The song created by generative artificial intelligence (AI) and composed by the anonymous musical creator Ghostwriter, Heart on My Sleeve, has been presented in the categories of best rap song and song of the year at the Grammy Awards, and will be eligible to be awarded. , since “it was written by a human.”


Last June, the Grammy Awards updated the guidelines that guide the selection of nominees to include a series of nuances regarding the use of generative AI in music. In this sense, the regulations specified that the possibility that an AI could be nominated or win a Grammy is ruled out, limiting this situation only to human creators.

However, it was also detailed that materials generated by an AI can be admitted as long as the human authorship is “significant and more than minimal.” Furthermore, this component of human authorship must be “relevant to the category in which said work falls.”

In this framework, Ghostwriter, the anonymous composer of the song Heart on My Sleeve, who used generative AI to, among other things, simulate the voices of artists Drake and The Weekend, has presented said song for the next edition of the awards Grammy, with the intention of participating in the ‘Best Rap Song’ and ‘Song of the Year’ categories.

In this regard, The Recording Academy – the organization that awards the Grammy Awards – has indicated that it can accept this song as an eligible option for the awards, since it is a song written by a human.

This has been shared by The New York Times, who has had access to the statements of a representative of Ghostwriter, who detailed that the team had recently submitted the song to the Awards, as well as the statements of the producer and executive director of the Academy, Harvey Mason.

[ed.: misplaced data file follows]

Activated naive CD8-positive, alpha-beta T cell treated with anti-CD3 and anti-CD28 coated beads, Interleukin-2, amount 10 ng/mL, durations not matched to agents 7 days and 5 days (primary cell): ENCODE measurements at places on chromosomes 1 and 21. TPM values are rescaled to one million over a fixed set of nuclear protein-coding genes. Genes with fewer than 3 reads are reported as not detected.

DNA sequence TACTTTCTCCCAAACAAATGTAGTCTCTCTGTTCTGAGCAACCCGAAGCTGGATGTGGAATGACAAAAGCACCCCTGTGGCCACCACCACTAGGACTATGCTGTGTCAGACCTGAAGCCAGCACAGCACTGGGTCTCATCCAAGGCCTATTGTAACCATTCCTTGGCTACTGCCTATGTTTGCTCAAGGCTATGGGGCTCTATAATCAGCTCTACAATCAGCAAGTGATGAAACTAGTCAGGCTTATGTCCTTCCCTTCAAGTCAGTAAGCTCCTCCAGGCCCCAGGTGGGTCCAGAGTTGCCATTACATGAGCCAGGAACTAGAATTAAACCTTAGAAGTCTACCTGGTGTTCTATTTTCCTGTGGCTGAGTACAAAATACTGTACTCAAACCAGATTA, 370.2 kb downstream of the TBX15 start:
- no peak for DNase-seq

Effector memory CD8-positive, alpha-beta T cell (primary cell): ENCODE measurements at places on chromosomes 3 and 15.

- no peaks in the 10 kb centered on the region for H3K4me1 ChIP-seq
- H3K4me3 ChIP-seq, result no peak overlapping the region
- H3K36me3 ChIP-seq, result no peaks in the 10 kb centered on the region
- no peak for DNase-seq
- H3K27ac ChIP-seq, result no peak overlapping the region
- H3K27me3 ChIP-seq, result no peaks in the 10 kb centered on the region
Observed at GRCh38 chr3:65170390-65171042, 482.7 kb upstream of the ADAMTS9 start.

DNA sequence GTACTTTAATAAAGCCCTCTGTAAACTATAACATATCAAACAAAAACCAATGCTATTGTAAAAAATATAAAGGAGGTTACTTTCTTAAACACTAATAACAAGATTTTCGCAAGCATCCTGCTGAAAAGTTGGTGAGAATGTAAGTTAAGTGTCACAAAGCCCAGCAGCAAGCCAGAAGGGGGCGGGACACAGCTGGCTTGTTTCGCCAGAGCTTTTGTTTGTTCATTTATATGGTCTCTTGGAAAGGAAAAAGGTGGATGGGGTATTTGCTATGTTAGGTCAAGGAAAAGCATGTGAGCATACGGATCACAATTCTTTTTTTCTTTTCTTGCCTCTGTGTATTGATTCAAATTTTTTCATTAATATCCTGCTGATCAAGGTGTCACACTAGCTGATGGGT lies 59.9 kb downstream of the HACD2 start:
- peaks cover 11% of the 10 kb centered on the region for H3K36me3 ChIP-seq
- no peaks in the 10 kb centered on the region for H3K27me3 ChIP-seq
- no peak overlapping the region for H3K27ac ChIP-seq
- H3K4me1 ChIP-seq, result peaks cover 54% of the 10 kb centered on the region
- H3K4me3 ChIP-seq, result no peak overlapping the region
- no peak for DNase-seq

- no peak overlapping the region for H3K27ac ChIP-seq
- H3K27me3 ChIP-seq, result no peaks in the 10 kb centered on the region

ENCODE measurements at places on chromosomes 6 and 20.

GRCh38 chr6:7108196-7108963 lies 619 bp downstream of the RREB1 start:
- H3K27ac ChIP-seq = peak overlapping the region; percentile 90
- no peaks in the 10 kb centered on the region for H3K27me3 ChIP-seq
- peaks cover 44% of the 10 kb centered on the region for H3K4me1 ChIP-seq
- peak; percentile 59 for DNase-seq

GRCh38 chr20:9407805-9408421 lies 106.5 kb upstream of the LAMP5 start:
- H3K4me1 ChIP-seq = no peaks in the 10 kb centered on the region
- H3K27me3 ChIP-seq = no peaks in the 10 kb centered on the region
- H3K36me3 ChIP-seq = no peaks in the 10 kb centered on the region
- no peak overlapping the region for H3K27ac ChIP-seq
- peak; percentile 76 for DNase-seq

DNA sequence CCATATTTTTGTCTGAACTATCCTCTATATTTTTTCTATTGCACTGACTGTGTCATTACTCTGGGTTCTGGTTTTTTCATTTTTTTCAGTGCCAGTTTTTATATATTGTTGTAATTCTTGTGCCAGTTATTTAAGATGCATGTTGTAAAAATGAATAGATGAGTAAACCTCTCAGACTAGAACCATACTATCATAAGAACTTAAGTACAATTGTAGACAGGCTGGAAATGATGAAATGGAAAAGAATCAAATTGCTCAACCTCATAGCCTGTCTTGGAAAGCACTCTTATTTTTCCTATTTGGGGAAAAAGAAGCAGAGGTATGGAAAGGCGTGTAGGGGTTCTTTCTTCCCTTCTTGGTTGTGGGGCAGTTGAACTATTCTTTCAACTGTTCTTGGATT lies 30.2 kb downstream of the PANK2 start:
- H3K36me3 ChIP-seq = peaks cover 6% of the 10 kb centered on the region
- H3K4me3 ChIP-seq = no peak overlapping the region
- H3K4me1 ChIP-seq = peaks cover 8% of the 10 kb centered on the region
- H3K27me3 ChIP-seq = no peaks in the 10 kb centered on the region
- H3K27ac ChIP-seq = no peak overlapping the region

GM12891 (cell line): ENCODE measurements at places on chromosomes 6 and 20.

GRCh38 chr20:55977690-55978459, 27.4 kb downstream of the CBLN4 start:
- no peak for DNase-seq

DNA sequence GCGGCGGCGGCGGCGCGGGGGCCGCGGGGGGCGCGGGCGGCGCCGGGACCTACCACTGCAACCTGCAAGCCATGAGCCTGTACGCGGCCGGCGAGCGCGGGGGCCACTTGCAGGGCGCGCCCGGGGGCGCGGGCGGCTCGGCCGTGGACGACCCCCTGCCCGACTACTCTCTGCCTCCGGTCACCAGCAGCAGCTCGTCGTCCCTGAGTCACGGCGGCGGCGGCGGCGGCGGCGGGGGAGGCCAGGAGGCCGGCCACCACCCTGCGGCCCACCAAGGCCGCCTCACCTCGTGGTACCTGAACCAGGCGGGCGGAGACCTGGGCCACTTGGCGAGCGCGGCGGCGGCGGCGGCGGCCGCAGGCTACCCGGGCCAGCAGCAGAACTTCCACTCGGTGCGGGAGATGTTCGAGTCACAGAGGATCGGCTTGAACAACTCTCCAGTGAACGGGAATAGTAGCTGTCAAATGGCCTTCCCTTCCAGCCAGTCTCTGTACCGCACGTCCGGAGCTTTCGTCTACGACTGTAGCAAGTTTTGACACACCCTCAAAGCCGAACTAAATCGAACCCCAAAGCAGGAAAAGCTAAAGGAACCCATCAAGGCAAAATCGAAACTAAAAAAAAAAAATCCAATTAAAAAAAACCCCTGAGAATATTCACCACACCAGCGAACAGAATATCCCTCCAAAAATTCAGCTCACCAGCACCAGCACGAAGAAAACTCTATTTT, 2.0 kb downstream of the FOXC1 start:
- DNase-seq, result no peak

In this sense, Mason has pointed out that despite being a song created with generative AI, which replicates the voices of other artists, it is a song eligible for the Grammy Awards. “As for the creative part, it is absolutely eligible because it was written by a human being,” she explained.

However, Mason has also developed that the Academy will check if the song meets other requirements, such as being commercially available, since there is a rule that a song must have “general distribution.”

That is, the song must have met “the wide release of a recording, available nationwide through physical stores, third-party online retailers and/or streaming services,” according to the regulation. In this regard, the Ghostwriter representative has detailed that the team is aware of this commercial availability requirement, although he has not detailed how they will solve it.

The song Heart on My Sleeve, which was released earlier this year, was mostly composed originally by Ghostwriter. However, it uses the voices of Drake and The Weekend thanks to the implementation of AI and was published without authorization.

For this reason, although the topic became well known among users, especially on social networks, it was removed from streaming services after complaints from record companies. Later, according to The New York Times, the Ghostwriter team met with record labels, music platforms and artists to look for ways to use AI in music.


Following this line, they also indicated that their intention is to raise awareness about all the possibilities that AI voice filters offer. They even compared the use of generative AI with other techniques such as ‘sampling’ in hip-hop, that is, recording a sound and reusing it later for musical composition.

So much so that the team proposed creating a platform where artists could license their voice so that other artists could use it in their creations. In this way, users could pay to use other artists’ voices in their songs without them actually having to intervene.

For his part, Mason also pointed out that AI will play an important role in the music business and, therefore, he has ruled that we cannot “turn our backs on it and try to ban it.”

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